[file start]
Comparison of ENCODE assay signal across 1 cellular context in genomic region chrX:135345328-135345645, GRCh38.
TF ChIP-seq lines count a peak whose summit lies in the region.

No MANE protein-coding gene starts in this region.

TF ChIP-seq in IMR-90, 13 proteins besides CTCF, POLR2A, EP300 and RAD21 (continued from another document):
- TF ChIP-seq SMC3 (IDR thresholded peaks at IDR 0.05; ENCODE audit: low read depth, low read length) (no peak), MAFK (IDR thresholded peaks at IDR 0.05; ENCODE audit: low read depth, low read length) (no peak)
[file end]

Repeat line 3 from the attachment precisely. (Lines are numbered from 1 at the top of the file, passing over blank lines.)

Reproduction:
No MANE protein-coding gene starts in this region.